Here let me read it to you. Best to listen straight off Spotify though, the browser version is buggy.
The rewards of nerdiness
At the time, there were few rewards for growing up a bespectacled library nerd in a macho surf town. One is that later in life your skin is less crocodilian than the schoolyard heroes.
Another is the smouldering resentment that helps drive your work ethic for decades.
But let’s stick to skin today. I never spent a minute working on my tan. While others around me put in the 10,000 hours of bronzing time Malcolm Gladwell would recommend for becoming a tan virtuoso.
So I was all the more pissed-off to learn a few months back that I had a melanoma in my right ear. And not in a convenient place. Just inside the outer ear, on that ridgey bit above the earlobe. Ears are a bastard object to remove things from. The skin doesn’t stretch. They have all sorts of strange crevices.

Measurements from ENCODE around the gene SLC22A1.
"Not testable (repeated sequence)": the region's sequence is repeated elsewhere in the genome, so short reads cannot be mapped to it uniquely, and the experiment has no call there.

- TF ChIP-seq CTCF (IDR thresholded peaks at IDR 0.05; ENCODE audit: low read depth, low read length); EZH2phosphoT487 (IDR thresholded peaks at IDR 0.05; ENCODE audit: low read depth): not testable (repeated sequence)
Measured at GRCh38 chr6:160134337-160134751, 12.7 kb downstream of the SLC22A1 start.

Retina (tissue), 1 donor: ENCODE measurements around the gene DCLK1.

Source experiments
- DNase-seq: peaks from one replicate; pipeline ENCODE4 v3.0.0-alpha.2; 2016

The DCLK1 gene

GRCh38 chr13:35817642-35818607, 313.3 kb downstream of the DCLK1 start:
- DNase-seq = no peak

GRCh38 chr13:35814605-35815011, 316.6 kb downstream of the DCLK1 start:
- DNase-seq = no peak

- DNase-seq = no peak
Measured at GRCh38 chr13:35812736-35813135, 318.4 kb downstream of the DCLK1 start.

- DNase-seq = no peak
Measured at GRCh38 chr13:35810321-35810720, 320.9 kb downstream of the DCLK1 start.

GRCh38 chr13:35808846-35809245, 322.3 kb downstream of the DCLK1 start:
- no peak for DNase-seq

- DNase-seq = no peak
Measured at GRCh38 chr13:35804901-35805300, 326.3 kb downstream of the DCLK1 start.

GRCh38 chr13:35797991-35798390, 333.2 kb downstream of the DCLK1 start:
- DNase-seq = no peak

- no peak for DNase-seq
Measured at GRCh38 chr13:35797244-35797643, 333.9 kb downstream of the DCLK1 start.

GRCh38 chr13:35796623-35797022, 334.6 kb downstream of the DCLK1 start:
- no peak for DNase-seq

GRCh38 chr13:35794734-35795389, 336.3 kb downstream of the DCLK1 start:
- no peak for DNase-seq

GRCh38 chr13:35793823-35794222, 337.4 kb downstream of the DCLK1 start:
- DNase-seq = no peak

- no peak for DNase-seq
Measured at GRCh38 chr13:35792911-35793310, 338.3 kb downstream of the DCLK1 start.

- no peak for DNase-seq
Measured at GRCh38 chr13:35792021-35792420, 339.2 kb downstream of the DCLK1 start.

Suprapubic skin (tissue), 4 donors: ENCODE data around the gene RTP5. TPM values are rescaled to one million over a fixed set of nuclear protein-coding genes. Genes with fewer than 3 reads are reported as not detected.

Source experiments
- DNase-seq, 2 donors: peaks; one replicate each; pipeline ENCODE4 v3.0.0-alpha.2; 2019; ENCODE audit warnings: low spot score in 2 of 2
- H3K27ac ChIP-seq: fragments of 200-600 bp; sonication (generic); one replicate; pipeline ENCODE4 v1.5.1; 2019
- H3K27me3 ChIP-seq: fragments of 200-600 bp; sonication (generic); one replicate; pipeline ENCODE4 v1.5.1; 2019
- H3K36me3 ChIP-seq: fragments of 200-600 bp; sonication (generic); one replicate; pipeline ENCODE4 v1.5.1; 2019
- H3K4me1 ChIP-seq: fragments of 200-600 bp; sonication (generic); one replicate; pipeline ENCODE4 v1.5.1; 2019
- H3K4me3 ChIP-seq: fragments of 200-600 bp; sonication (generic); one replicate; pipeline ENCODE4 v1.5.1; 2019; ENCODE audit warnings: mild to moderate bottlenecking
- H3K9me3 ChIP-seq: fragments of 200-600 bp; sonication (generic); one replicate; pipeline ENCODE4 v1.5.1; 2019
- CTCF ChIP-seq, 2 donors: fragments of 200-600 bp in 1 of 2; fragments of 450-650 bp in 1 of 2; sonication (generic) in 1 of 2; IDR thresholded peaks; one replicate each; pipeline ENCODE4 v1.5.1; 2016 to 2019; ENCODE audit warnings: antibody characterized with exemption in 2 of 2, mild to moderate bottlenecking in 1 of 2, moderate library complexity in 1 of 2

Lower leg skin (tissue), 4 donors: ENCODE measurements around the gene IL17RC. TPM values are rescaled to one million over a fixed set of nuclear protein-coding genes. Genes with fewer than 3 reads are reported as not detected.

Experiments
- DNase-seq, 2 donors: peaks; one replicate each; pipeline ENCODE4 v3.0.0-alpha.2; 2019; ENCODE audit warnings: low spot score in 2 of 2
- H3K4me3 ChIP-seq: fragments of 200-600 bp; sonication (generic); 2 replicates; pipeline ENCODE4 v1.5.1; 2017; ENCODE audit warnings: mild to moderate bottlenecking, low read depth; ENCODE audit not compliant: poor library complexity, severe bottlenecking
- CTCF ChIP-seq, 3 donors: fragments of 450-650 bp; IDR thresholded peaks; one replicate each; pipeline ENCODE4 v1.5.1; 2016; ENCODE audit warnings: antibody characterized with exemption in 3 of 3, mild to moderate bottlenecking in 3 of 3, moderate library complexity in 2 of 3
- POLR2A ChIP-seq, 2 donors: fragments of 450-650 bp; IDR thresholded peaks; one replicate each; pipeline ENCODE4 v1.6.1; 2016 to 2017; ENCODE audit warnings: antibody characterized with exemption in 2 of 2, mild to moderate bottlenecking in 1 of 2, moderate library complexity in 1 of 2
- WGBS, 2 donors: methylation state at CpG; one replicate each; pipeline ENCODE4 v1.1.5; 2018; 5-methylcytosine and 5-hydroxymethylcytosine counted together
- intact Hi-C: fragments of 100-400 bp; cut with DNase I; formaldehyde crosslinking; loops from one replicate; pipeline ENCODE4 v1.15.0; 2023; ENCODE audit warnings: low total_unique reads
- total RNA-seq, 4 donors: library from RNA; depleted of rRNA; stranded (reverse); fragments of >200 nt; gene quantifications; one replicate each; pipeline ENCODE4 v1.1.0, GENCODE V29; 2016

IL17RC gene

Melanomas aren’t to be taken lightly. You must get the whole thing out or it’ll come back and kill you. Which means erring on the side of caution. Five years ago, they would have taken the lower half of my ear off to save the rest of me.
Lucky me with my 2022 melanoma. They now have a 3D scanner to map out the size and shape of it under the skin. Then you go in for an operation, the full theatre experience. First op, they take out what they hope is enough, still a sizeable hole in your ear. Then they bandage you up with the wound still open and send you home, while they run the ear chunk through pathology to see if they got it all.
If they don’t get it all, they bring you back to take bigger bites until they do.
My nightmare Netflix omen
The night before the first operation, the Netflix algorithm knew exactly how to mess with my mind. I’m a huge Formula One fan, and Netflix suggested the Schumacher doco. I should have known: there were Niki Lauda scenes.
Among stiff competition, Niki was one of the hardest Austrians who ever lived. He suffered near-fatal burns in a racing accident, endured nightmarish lung suction therapy to stay alive, and was back racing six weeks later.
I saw the savaged remnants of Niki’s ear, and thought: fuck that could be me by Friday.